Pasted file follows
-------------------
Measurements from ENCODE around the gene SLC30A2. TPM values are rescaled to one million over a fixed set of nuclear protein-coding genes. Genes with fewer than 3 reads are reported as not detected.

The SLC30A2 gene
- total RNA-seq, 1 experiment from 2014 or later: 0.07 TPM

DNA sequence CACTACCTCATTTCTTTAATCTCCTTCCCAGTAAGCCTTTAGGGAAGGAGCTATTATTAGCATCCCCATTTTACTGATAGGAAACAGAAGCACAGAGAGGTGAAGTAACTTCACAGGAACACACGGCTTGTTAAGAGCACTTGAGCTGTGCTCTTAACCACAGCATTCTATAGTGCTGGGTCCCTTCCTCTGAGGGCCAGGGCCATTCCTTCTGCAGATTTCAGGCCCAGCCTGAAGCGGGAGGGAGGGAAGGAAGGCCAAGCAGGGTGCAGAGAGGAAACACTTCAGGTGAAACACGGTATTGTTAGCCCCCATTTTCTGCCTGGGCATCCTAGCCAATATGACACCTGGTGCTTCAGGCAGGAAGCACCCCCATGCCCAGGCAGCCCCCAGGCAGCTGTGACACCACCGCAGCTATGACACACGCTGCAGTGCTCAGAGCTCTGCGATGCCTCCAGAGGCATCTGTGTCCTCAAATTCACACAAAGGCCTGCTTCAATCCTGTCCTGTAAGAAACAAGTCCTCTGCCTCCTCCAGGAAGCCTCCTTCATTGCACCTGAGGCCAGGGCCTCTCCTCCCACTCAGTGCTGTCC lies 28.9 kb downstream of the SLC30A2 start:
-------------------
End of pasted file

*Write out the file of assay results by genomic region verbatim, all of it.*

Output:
Measurements from ENCODE around the gene SLC30A2. TPM values are rescaled to one million over a fixed set of nuclear protein-coding genes. Genes with fewer than 3 reads are reported as not detected.

The SLC30A2 gene
- total RNA-seq, 1 experiment from 2014 or later: 0.07 TPM

DNA sequence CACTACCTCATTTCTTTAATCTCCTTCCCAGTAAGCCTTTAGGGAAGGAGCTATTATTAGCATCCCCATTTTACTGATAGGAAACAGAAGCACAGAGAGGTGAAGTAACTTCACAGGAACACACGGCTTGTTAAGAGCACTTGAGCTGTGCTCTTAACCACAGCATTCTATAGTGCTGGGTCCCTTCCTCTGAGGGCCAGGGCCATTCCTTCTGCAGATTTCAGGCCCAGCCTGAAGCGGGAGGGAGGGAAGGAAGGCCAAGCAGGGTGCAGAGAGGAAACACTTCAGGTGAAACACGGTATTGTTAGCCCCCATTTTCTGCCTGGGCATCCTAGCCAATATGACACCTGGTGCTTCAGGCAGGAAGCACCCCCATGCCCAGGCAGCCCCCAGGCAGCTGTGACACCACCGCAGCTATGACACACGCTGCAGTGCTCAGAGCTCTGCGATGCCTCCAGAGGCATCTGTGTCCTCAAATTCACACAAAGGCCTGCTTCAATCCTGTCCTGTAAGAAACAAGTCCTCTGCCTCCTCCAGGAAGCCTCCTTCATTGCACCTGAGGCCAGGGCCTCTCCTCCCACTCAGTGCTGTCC lies 28.9 kb downstream of the SLC30A2 start: